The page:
In very compact regions, synchrotron self-absorption can occur up to very high radio frequencies, giving rise to sources with spectral peaks in the GHz range. At high radio luminosities this category comprises the GHz Peaked Spectrum (GPS) sources (O'Dea 1998) some of which peak at tens of GHz (High Frequency Peakers; Edge et al. 1998, Dallacasa et al. 2000, Dallacasa et al. 2002, Tinti et al. 2005). At low luminosities, high-frequency spectral peaks, again due to strong synchrotron self-absorption, may be indicative of radiatively inefficient accretion, thought to correspond to late phases of the AGN evolution, with luminosities below a few percent of the Eddington limit (advection-dominated accretion flows (ADAF, (Quataert & Narayan 1999) or adiabatic inflow-outflow scenarios (ADIOS, Blandford & Begelman 1999, Blandford & Begelman 2004).

As the `flat' spectra are actually the superposition of emitting regions peaking over a broad frequency range (Kellermann & Pauliny-Toth 1969, Cotton et al. 1980), whose emission is strongly amplified and blue-shifted by relativistic beaming effects, a power-law description is a particularly bad approximation. The spectral shapes are found to be complicated, and generally show single or multiple humps. Many of these show flux-density variations, attributed to the birth and expansion of new components and shocks forming in relativistic flows in parsec-scale regions. The variations may be on times scales from hours to months or even years, and substantial resources have been devoted to monitoring these variable sources, led by groups at Michigan (USA) and Metsahövi (Finland) (e.g. Aller et al. 2003, Valtonen et al. 2008). The latter reference shows how global (multi-wavelength and multi-telescope) these monitoring programmes have become; moreover the quasi-periodicity for the object in question, OJ 287, indicates that it is probably a binary black-hole system. With regard to flux variations, we also note the `Intra-Day Variables' (IDVs), blazars whose flux densities vary wildly on time scales from minutes to days: these are flat-spectrum objects with extremely small components that show inter-stellar scintillation (ISS) via the turbulent, ionized inter-stellar medium (ISM) of our Galaxy (e.g. Lovell et al. 2007). Detailed discussion of all these variable objects is beyond the scope of this review.

The discovery of Compact Steep Spectrum sources (CSS; Kapahi 1981, Peacock & Wall 1982, O'Dea 1998) originally appeared to be an exception to the conventional wisdom that steep and flat spectra are associated with extended and compact sources respectively. CSS sources are unresolved or barely resolved by standard interferometric observations (arcsec resolution), and the integrated spectra show peaks at < 0.5 GHz, above which the spectral indices (on average, alpha ~ 0.75) are typical of extended radio sources. There is compelling evidence that these objects, as well as GPS and associated types of object (HFPs and CSOs - Compact Symmetric Objects) are young radio galaxies, as summarized concisely by Snellen (2008).

It follows from the above that the conventional two-population approach (flat- and steep-spectrum) assuming power-law spectra is particularly defective at high radio frequencies, where several different factors (emergence of compact cores of powerful extended sources, steepening by electron energy losses, transition from the optically-thick to the optically-thin synchrotron regime of very compact emitting regions, etc.) combine to produce complex spectra (see Fig. 3). Nevertheless, for many practical applications the conventional approach remains useful in describing the bulk population properties of AGN-powered radio sources.

Figure 3

Figure 3. Examples of radio-source spectra at mm wavelengths: a flat-spectrum source (top left panel); a steep-spectrum source (bottom left panel); a source whose spectrum flattens at nu ~ 10 GHz (top right panel); a High Frequency Peaker (HFP) source (bottom right panel). Data from the NEWPS Catalogue' (López-Caniego et al. 2007, [asterisks]) and from the AT20G Survey (Massardi et al. 2008a, [diamonds]).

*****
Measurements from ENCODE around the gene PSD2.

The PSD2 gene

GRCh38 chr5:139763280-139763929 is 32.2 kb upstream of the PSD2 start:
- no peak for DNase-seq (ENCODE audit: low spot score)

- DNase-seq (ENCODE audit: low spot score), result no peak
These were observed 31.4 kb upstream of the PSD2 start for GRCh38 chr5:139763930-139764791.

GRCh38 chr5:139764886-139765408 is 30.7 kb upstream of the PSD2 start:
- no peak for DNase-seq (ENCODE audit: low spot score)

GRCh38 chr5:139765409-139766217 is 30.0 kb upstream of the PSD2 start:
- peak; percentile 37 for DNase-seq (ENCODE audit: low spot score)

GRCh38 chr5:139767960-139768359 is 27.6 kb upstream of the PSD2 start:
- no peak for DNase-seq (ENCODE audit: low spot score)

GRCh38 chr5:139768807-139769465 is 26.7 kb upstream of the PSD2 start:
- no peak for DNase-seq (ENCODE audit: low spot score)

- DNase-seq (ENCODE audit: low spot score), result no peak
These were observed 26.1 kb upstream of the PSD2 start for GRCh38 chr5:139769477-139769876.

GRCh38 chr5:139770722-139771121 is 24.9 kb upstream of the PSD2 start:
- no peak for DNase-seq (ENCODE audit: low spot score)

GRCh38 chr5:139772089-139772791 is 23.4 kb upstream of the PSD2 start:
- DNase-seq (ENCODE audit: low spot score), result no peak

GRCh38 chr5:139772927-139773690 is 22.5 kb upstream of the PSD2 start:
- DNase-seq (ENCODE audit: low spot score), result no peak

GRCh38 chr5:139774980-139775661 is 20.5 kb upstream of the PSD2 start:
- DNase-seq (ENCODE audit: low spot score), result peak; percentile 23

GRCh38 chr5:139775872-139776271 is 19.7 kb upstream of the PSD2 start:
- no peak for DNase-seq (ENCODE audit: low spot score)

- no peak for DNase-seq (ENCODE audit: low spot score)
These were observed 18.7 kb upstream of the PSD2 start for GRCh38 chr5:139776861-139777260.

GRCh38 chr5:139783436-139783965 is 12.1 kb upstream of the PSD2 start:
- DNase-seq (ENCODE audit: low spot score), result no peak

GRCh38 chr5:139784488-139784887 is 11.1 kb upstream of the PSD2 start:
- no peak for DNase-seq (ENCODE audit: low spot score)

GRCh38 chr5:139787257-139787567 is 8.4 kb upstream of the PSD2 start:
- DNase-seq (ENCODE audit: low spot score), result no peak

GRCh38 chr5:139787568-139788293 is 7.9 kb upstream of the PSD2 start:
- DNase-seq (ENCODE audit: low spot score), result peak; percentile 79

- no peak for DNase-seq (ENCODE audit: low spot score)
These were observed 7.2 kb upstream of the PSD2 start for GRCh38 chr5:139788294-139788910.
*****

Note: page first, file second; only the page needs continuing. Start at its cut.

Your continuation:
The radio emission of star-forming galaxies is mostly optically-thin synchrotron from relativistic electrons interacting with the galactic magnetic field, but with significant free-free contributions from the ionized interstellar medium (Condon 1992, Bressan et al. 2002, Clemens et al. 2008). At mm wavelengths, however, the radio emission is swamped by (thermal) dust emission, whose spectrum rises steeply with increasing frequency. The well-known tight correlation between radio and far-IR emission of star-forming galaxies (Helou et al. 1985, Gavazzi et al. 1986, Condon et al. 1991) vastly increases the body of data relevant to characterize, or at least constrain the evolutionary properties of this population. However, to date few attempts have been made to build comprehensive models encompassing both radio and far-IR/sub-mm data (but see Gruppioni et al. 2003).

In this paper we first review the observed radio to mm-wave source counts (Section 2), the data on the local luminosity function of different radio source populations (Section 3), and the source spectral properties (Section 4). Next (Section 5) we look at evolutionary models for the classical radio sources as well as for individual populations, such as GPS sources, ADAF/ADIOS sources, and (Section 6) star-forming galaxies and gamma-ray afterglows at radio wavelengths. We deal briefly with the Radio Background (Section 7) and the Sunyaev-Zeldovich effect on cluster and galaxy scales (Section 8). Section 9 contains a summary of the information on large scale structure stemming from large-area radio surveys. Finally, in Section 10 we summarize perspectives for the future, and Section 11 contains some conclusions.

Unless otherwise noted, we adopt a flat LambdaCDM cosmology with OmegaLambda = 0.7 and H0 = 70 km s-1 Mpc-1.

Figure 4

Figure 4. Differential source counts at 150, 325, 408, 610 MHz normalized to c Snu-2.5, with c = 1000, 100, 10, 1 respectively. Reference codes are spelt out in the notes to Tables 1, 3, and 4. The lines are fits yielded by an updated evolution model (Massardi et al., in preparation).

1 We note that this negative sign convention for alpha is not universal; however the convention has been adopted for the K-corrections of optical quasars and for the extrapolation from optical to X-rays (`alphaox'). Back.